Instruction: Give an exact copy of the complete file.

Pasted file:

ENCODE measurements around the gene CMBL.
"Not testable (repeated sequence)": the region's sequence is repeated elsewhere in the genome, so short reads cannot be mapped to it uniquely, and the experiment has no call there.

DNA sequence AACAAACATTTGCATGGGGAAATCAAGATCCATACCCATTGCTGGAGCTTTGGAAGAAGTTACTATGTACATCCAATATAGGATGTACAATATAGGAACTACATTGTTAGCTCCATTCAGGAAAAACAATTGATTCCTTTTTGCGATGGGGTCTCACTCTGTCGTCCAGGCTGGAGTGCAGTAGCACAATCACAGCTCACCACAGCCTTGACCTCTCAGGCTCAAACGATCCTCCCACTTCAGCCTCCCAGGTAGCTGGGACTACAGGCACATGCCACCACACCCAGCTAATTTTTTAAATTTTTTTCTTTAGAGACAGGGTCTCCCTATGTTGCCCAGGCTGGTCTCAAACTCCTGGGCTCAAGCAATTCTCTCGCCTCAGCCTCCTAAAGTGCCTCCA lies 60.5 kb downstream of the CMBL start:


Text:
ENCODE measurements around the gene CMBL.
"Not testable (repeated sequence)": the region's sequence is repeated elsewhere in the genome, so short reads cannot be mapped to it uniquely, and the experiment has no call there.

DNA sequence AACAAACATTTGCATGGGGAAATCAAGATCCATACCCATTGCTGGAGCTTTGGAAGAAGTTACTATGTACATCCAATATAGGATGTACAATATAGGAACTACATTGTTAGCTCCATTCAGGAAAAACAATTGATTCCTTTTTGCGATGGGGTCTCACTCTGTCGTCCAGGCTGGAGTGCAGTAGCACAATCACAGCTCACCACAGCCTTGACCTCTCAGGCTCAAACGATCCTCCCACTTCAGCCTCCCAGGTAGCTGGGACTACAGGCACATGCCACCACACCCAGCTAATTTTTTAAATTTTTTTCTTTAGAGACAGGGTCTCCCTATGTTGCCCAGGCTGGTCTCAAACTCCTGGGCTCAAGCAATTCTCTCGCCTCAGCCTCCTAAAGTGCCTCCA lies 60.5 kb downstream of the CMBL start: